it girl

Arlo Parks Pivots to Poetry

Photo-Illustration: by The Cut; Photo: Alexandra Waespi

In April 2023, New York Magazine celebrated “It” girls: who anointed them, what it was like to be them, and where they are now. Follow along as we continue that celebration by interviewing musicians across genres who we think have “It.”

For someone on the heels of releasing her first book and embarking on a multi-country tour, English musician Arlo Parks is relaxed and upbeat. She’s feeling good after performing her new album in South Korea, Japan, Australia, and New Zealand. I feel like we’ve picked up momentum and people are learning the songs more and more, and the energy is more and more fluid,” the twice Grammy-nominated musician says.

Parks’s sophomore album, My Soft Machine, was released in May to critical acclaim. Before her tour ends at the Eventim Apollo in London, near where the 22-year-old grew up, she’ll also release The Magic Border, a collection of poems she’s written, lyrics to songs on My Soft Machine, and photographs by Daniyel Lowden, on September 12. The book is an exploration on queerness, and a meditation on grief and blackness. Parks would describe it as “a tangled mass of everything that has made me angry or giddy or low or impossibly happy to be alive.” It will also mark the first time that she has shared her poems with people outside of her trusted circle of close friends.

What is an “It” girl?

Somebody who is unapologetically themselves and magnetic. There is something about someone who moves through the world with a confidence and singular vision, and sense of who they are or what they stand for that people can’t help but be drawn to.

Who are some musicians you would consider an “It” girl?

I’m going to say like a bunch of different people who sound very different, but to me it makes sense. Björk is very much an “It” girl. Beyoncé is very much an “It” girl. She always has been, but especially in this Renaissance era. Her bringing queer club culture into pop and creating these ballroom spaces on a stadium tour, she’s “it.” Erykah Badu is and always will be an “It” girl. It’s not about being new on the scene. I have so much respect for people who have been making things for a long time and are continuously refreshing their sense of image. When it comes to newer artists on the forefront of things, I really love John Glacier. She’s making experimental rap music in the U.K. She’s Black and she’s very singular, very interesting.

Would you consider yourself an “It” girl? 

I don’t know. I hope what I’m doing feels inspiring to others in some way and that I’m putting good out into the world. I don’t know if I’m cool and on the scene. I just like doing my thing and hopefully people are gravitating toward it. But sure, why not? Maybe I am an “It” girl. Who knows? Maybe I should own it!

Who are some musicians and artists that you’ve looked up to or who have inspired your style and sound? 

Solange has very much inspired me. I was listening to “Losing You” this morning when I was getting ready. Then, I went back through her discography. She’s one of those people who has this strong sense of self and what she stands for and what she wants to say. Her music has always inspired me to do more of that. Lauryn Hill is a very big inspiration to me stylistically; Bon Iver and Sufjan Stevens as well, for the delicate and intimate quality of their music. Aphex Twin is someone in the electronic world who is pushing the boundaries of how much you can warp sound and how strange sound can be. I gravitate toward people who are individual and curious when it comes to what they make the style of their music.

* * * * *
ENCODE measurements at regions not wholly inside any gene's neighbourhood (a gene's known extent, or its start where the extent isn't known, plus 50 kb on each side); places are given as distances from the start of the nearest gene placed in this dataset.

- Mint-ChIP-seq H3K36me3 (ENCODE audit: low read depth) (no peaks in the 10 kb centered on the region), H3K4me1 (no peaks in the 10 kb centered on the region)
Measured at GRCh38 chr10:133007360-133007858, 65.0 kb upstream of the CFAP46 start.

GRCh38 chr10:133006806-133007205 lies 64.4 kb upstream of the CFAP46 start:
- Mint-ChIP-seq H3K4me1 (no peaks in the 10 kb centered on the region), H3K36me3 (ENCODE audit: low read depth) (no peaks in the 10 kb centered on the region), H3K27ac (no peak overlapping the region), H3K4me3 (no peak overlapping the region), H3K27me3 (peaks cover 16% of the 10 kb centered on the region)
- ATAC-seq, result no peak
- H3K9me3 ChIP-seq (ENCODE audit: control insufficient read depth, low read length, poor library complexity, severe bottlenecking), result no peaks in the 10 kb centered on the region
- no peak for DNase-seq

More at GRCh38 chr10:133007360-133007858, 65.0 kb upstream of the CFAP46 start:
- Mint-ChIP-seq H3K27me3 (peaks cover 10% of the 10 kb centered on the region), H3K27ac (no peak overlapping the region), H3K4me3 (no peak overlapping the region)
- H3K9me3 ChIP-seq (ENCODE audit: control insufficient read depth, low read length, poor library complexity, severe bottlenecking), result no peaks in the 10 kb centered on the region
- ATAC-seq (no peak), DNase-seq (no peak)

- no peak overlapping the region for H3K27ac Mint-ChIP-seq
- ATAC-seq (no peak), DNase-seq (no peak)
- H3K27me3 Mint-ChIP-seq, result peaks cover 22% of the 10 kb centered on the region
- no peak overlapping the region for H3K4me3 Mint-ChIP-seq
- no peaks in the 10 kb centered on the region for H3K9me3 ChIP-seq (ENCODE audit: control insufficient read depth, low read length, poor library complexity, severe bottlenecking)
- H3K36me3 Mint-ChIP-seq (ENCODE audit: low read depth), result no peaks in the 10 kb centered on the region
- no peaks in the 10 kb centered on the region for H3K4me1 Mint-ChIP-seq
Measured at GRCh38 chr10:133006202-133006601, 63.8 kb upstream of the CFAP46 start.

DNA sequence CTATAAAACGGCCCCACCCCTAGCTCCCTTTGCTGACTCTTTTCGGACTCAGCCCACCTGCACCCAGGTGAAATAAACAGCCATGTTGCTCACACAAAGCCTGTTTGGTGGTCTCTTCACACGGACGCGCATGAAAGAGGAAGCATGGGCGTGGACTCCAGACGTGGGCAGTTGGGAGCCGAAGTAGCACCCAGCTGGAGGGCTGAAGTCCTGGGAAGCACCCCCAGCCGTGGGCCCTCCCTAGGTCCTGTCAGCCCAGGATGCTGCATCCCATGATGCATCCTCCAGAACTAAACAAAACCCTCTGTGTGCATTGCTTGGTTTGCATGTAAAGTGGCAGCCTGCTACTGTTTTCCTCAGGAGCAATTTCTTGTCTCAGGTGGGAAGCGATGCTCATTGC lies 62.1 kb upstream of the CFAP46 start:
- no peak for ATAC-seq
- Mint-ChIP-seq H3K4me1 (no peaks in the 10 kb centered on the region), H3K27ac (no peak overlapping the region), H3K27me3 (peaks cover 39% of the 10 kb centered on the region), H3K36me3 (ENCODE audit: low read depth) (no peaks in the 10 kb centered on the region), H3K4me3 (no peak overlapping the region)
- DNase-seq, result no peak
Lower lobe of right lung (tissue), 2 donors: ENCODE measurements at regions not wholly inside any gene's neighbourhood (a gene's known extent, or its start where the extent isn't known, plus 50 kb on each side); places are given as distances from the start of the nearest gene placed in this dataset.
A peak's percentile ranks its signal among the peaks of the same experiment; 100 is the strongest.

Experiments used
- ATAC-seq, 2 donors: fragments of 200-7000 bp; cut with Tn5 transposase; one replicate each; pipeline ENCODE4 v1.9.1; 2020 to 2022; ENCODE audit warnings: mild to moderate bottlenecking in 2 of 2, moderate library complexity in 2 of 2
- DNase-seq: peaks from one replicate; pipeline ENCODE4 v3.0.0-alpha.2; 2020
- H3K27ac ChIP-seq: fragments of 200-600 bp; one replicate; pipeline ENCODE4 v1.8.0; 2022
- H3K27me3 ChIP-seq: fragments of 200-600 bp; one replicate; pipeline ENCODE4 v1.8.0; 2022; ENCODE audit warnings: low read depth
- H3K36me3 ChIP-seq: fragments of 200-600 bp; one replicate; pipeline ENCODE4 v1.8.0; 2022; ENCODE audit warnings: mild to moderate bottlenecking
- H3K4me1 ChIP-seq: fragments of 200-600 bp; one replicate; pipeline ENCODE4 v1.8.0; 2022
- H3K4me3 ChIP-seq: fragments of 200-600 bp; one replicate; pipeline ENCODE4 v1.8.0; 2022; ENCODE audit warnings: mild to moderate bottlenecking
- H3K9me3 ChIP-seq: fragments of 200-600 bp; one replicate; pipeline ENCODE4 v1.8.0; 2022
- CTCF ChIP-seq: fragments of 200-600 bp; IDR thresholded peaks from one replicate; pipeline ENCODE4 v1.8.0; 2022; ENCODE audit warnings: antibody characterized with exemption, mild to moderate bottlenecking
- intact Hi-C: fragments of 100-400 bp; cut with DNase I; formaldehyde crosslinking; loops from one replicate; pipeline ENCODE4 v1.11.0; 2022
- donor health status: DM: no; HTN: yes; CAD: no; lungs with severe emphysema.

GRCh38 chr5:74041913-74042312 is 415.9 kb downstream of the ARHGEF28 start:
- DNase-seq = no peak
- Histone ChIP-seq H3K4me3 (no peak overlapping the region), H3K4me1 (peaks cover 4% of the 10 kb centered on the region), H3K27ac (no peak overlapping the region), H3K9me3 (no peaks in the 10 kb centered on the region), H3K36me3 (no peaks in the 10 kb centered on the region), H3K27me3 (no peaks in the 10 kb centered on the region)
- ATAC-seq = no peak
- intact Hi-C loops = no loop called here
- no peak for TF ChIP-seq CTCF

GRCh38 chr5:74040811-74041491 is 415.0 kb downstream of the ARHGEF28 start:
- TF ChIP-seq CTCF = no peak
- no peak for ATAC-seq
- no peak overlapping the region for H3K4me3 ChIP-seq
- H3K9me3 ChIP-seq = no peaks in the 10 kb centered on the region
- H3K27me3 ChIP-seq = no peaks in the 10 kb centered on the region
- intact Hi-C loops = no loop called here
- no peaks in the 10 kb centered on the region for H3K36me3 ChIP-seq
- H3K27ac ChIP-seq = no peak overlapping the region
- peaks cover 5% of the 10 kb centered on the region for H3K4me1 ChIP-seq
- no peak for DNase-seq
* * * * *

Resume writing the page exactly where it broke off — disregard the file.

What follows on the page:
Where do you like to go out?

When I go out, I tend to go for big dinners with my friends. Going for big dinners is my thing. There are a few restaurants I love: this summery open restaurant called Brawn and this one called Noble Rot in Central London. When it comes to going out in the evening, I love to go to a little natural-wine bar. A natural-wine bar is my ideal night out. A few glasses of wine, a bunch of my friends, and just giggling until dawn is ideal.

Where do you like to shop?

I love Dover Street Market. I’m a big candle fanatic, so I love the Diptyque store. I love this retailer called Machine A that does really beautiful, curated, independent pieces and independent brands. I love to go to Rough Trade East, a record store where they sell books, vinyl scenes, movie posters. I love that place. I’m a sucker for a little well-curated store with a lot of independent brands.

What are some essentials that every “It” girl must have?

A good pair of black sunglasses. You should have some perfume that feels woody and earthy and smoky and is a mystery in its presence. Definitely should have water because hydration is key. Should have a good book on the go and should have a piece of jewelry that is a lucky charm and that you wear with you everywhere. Those are the essentials.

What are you reading these days? 

I just finished Getting Lost by Annie Ernaux. I’m going to start Upstream by Mary Oliver next. These short essays about her process as a poet and just about nature and grounding, especially because I’m going into this period of time of being mega-busy, so I like to read books that keep me centered and keep me calm as I’m going from tour bus to flight everywhere. I like to have a book as an anchor.

This interview has been edited and condensed for clarity.

Arlo Parks Pivots to Poetry